The analysis of the Hungarian policy context and the stakeholder consultation led to the identification of three key areas for improvement in the management of bio-waste. First, a separate collection of municipal bio-waste must be improved as it is a crucial pre-condition for bio-waste recycling through processes like composting and AD and for the generation of high-quality compost and digestate for use on agricultural land. Second, the composting capacity for bio-waste will need to be increased to cope with the increased amount of separately collected municipal bio-waste and to produce high quality compost for use in agriculture. Lastly, competing goals of circular economy and bioenergy production need to be reconciled with the cascading principle, which favours material recovery and recycling over energy recovery.

These three areas for improvement are also associated with the requirements of the EU waste legislation obliging all Member States to introduce a mandatory separate collection of municipal bio-waste by the end of 2023 and to recycle or prepare at least 60% of municipal waste for reuse by 2030 (65% by 2035) (Waste Framework Directive). The EU Landfill Directive also introduces a landfill target of 10% or less for municipal waste by 2035. These goals and targets will have important implications for municipalities and the waste management industry in Hungary.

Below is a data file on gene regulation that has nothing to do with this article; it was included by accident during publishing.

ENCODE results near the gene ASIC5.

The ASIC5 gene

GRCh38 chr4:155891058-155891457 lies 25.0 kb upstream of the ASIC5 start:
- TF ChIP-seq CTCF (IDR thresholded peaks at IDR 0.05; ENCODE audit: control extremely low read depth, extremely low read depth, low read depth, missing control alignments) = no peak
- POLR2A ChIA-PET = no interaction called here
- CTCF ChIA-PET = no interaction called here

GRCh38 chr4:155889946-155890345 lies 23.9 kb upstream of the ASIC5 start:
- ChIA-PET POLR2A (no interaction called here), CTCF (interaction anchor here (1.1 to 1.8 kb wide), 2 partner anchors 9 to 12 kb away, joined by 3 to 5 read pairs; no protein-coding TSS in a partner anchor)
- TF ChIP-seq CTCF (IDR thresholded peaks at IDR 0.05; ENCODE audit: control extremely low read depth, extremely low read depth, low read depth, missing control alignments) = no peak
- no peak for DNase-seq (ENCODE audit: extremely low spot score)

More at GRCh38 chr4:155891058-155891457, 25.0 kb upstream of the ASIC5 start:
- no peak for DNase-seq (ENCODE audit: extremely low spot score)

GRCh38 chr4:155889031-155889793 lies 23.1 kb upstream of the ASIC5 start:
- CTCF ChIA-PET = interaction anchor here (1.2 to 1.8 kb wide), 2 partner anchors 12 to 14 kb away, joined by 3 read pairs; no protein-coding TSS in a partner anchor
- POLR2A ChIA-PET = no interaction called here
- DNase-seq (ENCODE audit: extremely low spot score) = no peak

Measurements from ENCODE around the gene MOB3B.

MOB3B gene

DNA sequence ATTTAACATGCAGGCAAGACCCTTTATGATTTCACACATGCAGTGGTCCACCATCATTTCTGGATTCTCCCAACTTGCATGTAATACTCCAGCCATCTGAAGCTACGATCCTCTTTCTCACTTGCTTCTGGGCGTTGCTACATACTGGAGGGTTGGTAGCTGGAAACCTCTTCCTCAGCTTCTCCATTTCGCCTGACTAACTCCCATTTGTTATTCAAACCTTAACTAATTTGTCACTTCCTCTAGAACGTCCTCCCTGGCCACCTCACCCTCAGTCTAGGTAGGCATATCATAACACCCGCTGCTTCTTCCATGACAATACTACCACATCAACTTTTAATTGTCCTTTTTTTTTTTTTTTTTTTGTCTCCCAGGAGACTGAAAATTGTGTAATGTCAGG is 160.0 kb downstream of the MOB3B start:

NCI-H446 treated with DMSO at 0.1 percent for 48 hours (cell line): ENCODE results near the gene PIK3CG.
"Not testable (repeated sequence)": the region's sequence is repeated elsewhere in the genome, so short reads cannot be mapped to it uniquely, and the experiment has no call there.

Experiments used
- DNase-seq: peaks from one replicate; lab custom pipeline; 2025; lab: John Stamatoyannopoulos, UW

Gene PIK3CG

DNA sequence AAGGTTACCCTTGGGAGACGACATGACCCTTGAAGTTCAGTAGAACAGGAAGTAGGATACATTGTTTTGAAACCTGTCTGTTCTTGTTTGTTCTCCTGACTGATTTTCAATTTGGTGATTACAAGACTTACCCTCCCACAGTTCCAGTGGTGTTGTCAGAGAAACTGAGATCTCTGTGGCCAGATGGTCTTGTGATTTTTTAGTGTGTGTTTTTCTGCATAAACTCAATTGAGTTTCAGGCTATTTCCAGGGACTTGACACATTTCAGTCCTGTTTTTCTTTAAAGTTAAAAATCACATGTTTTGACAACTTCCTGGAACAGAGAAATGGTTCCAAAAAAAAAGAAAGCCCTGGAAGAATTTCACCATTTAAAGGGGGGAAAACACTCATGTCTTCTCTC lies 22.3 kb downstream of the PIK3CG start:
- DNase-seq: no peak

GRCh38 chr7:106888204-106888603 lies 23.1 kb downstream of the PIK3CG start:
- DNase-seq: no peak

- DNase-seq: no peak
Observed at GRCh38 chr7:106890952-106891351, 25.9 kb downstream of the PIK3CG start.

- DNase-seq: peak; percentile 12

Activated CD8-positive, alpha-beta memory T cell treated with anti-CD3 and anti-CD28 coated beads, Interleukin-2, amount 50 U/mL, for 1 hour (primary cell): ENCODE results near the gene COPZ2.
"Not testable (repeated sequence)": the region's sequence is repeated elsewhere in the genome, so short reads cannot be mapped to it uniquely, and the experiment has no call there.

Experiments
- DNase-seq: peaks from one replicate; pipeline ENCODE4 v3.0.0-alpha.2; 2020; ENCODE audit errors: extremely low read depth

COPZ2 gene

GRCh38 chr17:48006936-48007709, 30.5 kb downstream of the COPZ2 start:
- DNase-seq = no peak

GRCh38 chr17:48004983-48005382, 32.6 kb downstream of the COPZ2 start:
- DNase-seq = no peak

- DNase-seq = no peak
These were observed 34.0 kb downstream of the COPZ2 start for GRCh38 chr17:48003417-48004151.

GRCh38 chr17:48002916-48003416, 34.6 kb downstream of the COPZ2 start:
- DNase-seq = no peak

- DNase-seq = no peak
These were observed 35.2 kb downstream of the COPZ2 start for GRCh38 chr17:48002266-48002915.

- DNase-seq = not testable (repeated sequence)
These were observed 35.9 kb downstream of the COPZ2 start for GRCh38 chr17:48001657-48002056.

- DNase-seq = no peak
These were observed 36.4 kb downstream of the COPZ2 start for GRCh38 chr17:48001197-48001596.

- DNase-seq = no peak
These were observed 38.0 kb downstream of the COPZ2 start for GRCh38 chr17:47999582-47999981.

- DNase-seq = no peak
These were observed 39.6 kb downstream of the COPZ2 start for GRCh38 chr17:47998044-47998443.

Hungary has not yet introduced a mandatory separate collection of municipal bio-waste but it is planning to do so by the end of 2023 in line with the EU waste legislation (Ministry for Innovation and Technology, 2021[42]). Municipalities will need to ensure that an adequate infrastructure for the separate collection of bio-waste is in place as well as effective incentives for households to separate their bio-waste. Hungary had already introduced a ban on landfilling of untreated waste in 2004 and has stepped up investments into mechanical biological treatment (MBT) plants for mixed municipal waste (OECD, 2018[11]). This has ensured that mixed municipal waste is treated prior to disposal, but it also means that municipalities might not be fully motivated to introduce a separate collection of bio-waste as they will need to build additional waste infrastructure, while the existing MBT infrastructure will need to be gradually phased out (as the need for MBT capacity for mixed municipal waste would be less as more bio-waste is separated). There would also be less incentive for municipalities to separate waste if discussions focus on increasing the waste-to-energy capacity in Hungary, as plants compete for bio-waste for the purpose of energy recovery.